The Marine Corps turns 241 years-old today. On November 10, 1775, the Continental Congress adopted a resolution to create a Marine force composed of two battalions. Since then, the Marines have been “from the halls of Montezuma to the shores of Tripoli” and many other places as well. Read more »

Facebook Live: Brexit, Erdogan’s Crackdown, and South Korea’s Political Scandal

by James M. Lindsay Tuesday, November 8, 2016
A supporter holds a flag depicting Turkish President Tayyip Erdogan during a pro-government demonstration in Ankara, Turkey, July 20, 2016 (Reuters/Baz Ratner). A supporter holds a flag depicting Turkish President Tayyip Erdogan during a pro-government demonstration in Ankara, Turkey, July 20, 2016 (Reuters/Baz Ratner).

I sat down yesterday with my colleague Anya Schmemann, CFR’s communications director, to review some foreign policy events in the news. We discussed the British High Court’s ruling that the British Parliament must vote on whether Britain should leave the European Union, Turkish President Erdogan’s wide-ranging crackdown on the media and Kurdish political opposition, and the fallout from the political scandal that has engulfed South Korean President Park Geun-Hye’s presidency, among other topics. Read more »

Facebook Live: Denial of Service Attacks, Hacking U.S. Elections, and Deterrence in Cyberspace

by James M. Lindsay Thursday, November 3, 2016
A man is seen near cyber code and the U.S. National Security Agency logo in this photo illustration taken in Sarajevo on  March 11, 2015 (Reuters/Dado Ruvic). A man is seen near cyber code and the U.S. National Security Agency logo in this photo illustration taken in Sarajevo on March 11, 2015 (Reuters/Dado Ruvic).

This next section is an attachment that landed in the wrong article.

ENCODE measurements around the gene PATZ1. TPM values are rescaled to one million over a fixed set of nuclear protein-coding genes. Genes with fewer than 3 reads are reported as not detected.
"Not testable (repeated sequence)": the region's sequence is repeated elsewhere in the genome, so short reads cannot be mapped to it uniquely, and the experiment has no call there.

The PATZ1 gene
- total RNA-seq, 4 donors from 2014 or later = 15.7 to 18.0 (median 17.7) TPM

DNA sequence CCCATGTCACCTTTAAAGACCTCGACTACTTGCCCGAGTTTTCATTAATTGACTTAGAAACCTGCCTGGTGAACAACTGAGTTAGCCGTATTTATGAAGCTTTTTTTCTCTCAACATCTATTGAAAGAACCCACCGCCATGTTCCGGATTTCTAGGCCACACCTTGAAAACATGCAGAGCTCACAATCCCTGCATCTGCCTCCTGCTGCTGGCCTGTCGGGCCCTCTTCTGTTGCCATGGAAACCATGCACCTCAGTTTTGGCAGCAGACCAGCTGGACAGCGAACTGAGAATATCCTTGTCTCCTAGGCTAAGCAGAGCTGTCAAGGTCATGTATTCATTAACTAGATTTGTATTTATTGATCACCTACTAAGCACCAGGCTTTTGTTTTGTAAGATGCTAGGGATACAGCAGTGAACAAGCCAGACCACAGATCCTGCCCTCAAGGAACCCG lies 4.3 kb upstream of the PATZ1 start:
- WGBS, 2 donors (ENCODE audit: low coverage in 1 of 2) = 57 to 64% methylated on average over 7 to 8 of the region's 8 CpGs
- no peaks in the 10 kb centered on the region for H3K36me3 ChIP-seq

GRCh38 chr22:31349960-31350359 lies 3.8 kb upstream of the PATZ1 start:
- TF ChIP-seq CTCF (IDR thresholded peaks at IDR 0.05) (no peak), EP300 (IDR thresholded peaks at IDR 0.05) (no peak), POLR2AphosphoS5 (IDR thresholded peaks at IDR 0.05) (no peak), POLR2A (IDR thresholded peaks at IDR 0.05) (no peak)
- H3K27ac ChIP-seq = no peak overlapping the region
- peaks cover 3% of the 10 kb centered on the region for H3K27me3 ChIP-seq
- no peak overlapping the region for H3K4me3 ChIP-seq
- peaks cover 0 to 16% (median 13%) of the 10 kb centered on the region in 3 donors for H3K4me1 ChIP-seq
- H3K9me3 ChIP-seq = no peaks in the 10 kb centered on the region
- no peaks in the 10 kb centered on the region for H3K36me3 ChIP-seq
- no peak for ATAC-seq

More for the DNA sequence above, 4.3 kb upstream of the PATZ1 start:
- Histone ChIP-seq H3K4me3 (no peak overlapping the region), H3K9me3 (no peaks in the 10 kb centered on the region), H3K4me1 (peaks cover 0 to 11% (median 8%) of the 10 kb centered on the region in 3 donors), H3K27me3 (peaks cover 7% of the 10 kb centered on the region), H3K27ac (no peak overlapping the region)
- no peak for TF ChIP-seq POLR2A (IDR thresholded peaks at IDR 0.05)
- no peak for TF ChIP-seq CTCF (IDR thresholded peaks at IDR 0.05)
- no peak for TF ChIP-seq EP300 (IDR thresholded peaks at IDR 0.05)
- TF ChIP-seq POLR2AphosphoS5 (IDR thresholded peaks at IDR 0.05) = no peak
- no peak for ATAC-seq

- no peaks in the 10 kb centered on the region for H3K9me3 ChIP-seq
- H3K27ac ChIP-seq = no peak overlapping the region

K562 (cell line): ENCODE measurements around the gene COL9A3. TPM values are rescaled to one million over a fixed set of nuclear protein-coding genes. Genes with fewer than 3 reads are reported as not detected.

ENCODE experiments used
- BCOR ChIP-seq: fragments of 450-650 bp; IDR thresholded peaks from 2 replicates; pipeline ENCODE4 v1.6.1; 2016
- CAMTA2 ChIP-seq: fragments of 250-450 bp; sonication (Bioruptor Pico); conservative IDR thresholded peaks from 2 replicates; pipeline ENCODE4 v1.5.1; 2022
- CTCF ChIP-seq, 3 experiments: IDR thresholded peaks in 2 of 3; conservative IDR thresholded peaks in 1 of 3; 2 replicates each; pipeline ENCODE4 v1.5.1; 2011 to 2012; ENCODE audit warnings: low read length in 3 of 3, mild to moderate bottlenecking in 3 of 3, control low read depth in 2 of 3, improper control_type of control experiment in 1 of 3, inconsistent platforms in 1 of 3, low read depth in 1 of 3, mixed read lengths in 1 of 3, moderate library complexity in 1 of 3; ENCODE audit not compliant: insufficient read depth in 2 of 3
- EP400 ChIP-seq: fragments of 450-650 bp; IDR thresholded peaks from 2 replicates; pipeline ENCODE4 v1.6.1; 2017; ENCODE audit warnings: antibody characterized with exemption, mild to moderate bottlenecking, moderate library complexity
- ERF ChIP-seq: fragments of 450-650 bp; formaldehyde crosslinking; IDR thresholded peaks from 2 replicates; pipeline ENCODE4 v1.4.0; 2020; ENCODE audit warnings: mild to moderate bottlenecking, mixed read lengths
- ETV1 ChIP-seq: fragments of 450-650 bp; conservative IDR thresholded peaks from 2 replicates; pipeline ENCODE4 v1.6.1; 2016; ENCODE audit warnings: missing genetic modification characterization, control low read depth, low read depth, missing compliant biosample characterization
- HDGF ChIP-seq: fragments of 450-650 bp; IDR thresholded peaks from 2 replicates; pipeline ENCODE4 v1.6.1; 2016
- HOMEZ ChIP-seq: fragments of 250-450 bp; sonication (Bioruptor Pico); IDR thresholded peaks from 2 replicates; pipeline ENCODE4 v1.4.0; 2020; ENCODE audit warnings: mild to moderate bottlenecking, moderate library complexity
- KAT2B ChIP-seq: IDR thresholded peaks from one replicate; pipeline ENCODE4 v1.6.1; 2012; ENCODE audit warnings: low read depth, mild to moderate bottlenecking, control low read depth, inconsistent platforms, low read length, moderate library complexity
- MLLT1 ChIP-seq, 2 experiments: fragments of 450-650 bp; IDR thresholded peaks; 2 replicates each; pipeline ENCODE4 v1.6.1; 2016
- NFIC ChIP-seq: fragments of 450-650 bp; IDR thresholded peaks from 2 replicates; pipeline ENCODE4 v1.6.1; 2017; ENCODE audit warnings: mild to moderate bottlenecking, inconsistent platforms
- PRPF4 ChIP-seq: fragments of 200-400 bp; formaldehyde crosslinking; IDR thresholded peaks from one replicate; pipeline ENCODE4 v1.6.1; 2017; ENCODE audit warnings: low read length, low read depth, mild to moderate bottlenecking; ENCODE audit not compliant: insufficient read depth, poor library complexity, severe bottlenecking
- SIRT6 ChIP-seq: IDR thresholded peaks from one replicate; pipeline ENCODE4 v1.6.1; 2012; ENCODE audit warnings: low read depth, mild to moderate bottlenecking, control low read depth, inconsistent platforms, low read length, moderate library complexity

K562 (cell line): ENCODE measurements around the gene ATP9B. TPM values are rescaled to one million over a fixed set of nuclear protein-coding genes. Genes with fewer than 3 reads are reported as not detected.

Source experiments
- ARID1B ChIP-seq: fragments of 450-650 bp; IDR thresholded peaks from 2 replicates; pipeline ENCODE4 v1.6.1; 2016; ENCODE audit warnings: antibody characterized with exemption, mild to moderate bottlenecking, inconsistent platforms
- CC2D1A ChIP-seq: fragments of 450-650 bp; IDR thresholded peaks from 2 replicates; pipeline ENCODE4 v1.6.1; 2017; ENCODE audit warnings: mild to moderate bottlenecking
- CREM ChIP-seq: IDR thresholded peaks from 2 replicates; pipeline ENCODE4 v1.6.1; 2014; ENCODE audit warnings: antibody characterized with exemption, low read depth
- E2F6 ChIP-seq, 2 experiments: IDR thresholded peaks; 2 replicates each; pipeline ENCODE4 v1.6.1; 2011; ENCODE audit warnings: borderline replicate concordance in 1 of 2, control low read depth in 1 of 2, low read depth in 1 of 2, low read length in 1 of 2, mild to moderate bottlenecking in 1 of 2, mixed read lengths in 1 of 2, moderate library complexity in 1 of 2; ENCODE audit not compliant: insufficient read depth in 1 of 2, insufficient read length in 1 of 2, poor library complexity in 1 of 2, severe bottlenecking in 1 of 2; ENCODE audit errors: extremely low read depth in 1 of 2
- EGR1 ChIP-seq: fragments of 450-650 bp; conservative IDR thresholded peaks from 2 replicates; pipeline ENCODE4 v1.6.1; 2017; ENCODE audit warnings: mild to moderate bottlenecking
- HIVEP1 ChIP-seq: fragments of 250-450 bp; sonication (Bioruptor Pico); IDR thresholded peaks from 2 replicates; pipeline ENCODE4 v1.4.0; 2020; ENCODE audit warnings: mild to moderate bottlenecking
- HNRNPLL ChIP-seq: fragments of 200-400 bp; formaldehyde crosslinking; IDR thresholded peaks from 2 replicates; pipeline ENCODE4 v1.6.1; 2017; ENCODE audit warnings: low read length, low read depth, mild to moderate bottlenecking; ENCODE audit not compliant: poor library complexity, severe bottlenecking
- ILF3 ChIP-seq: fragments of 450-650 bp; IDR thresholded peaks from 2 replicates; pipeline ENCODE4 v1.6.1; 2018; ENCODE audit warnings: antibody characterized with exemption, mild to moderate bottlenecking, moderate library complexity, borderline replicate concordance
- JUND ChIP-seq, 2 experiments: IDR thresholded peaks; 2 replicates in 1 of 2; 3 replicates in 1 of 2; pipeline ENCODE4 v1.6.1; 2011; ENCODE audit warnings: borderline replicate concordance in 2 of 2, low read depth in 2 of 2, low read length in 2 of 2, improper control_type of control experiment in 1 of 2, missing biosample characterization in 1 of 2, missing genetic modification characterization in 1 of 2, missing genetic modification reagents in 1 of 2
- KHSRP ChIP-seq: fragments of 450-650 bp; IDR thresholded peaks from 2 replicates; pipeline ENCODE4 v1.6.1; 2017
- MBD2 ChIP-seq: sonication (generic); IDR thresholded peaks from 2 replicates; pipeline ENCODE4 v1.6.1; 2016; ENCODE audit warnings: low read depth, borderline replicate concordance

Last week, I sat down with my colleague Adam Segal, CFR’s director of digital and cyberspace policy, to discuss the recent denial of service attacks on popular websites like Netflix and Twitter, the vulnerability of the U.S. presidential election to hacking, and the effectiveness of deterrence in cyberspace, among other topics. Read more »

Facebook Live: Mosul, Duterte, and the Venezuela Crisis

by James M. Lindsay Wednesday, November 2, 2016
Protesters clash with riot police during a rally to demand a referendum to remove Venezuela's President Nicolas Maduro in Caracas, Venezuela, September 1, 2016 (Reuters/Carlos Garcia Rawlins). Protesters clash with riot police during a rally to demand a referendum to remove Venezuela's President Nicolas Maduro in Caracas, Venezuela, September 1, 2016 (Reuters/Carlos Garcia Rawlins).

On Monday, I sat down with my colleague Anya Schmemann, CFR’s communications director, to review some foreign policy events in the news. We discussed the Iraqi bid to retake Mosul from the Islamic State, Rodrigo Duterte’s desire to distance the Philippines economically and militarily from the United States, and the growing crisis in Venezuela, among other topics. Read more »

The United States Air Force Celebrates Its 69th Birthday Today

by James M. Lindsay Sunday, September 18, 2016
The F-16 U.S. Air Force Thunderbirds fly in formation. (Mario Anzuoni/Reuters) The F-16 U.S. Air Force Thunderbirds fly in formation. (Mario Anzuoni/Reuters)

The United States Air Force (USAF) turns 69 years-old today. On September 18, 1947, Chief Justice Fred Vinson swore in Stuart Symington as the first secretary of the air force, officially founding a new branch of the U.S. military. Gen. Carl A. Spaatz became the USAF’s first chief of staff eight days later on September 26, 1947. Read more »

Remembering Ho Chi Minh’s 1945 Declaration of Vietnam’s Independence

by James M. Lindsay Friday, September 2, 2016
Ho Chi Minh

What if? Those two words are easy to ask, whether about our own lives or world history. But the answers can be haunting—a different choice might have created a better opportunity or prevented a tragedy. Just consider the U.S. response to Ho Chi Minh’s declaration of Vietnam’s independence on September 2, 1945. Read more »